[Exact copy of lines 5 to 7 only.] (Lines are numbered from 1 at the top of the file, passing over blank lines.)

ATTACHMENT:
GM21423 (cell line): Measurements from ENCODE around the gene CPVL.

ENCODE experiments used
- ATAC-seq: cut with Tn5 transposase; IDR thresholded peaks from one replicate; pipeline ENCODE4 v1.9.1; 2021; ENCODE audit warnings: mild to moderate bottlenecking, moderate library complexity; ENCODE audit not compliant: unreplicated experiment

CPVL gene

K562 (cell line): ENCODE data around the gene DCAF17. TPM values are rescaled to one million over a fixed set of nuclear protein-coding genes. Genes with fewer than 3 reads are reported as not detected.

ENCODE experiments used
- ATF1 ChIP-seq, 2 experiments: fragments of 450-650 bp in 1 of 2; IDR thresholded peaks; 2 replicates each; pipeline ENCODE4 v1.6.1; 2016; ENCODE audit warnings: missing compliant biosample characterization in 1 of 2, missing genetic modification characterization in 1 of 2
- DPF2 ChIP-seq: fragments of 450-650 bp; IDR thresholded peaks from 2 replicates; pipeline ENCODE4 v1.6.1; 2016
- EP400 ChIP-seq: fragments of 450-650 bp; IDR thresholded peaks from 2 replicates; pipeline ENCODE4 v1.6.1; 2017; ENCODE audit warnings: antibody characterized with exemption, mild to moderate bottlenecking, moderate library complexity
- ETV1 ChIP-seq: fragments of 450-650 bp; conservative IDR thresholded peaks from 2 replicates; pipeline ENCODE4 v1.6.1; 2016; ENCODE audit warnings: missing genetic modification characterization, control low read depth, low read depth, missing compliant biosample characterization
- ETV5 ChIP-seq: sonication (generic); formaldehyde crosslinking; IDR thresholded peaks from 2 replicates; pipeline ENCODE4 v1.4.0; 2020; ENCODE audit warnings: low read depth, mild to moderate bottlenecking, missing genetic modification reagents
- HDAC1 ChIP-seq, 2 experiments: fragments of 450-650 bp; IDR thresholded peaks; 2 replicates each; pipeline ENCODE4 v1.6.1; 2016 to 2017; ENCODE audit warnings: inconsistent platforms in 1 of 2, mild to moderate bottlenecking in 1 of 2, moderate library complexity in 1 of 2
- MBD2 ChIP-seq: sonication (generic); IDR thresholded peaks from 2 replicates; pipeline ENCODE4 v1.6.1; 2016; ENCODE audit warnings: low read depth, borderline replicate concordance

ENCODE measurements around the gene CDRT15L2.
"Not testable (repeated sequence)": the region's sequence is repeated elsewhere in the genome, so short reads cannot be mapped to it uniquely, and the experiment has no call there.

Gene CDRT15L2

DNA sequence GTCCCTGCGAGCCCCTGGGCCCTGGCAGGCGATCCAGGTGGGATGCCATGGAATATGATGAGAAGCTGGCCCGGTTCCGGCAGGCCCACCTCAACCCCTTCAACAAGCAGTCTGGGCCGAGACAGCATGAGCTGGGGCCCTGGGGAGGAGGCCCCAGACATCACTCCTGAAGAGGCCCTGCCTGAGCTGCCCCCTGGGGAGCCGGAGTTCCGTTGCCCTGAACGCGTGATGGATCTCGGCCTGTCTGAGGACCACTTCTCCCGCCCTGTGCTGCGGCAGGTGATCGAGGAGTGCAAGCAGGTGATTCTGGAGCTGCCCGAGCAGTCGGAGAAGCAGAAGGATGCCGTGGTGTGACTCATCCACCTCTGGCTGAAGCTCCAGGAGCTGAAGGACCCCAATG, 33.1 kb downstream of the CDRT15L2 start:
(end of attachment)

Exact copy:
K562 (cell line): ENCODE data around the gene DCAF17. TPM values are rescaled to one million over a fixed set of nuclear protein-coding genes. Genes with fewer than 3 reads are reported as not detected.

ENCODE experiments used
- ATF1 ChIP-seq, 2 experiments: fragments of 450-650 bp in 1 of 2; IDR thresholded peaks; 2 replicates each; pipeline ENCODE4 v1.6.1; 2016; ENCODE audit warnings: missing compliant biosample characterization in 1 of 2, missing genetic modification characterization in 1 of 2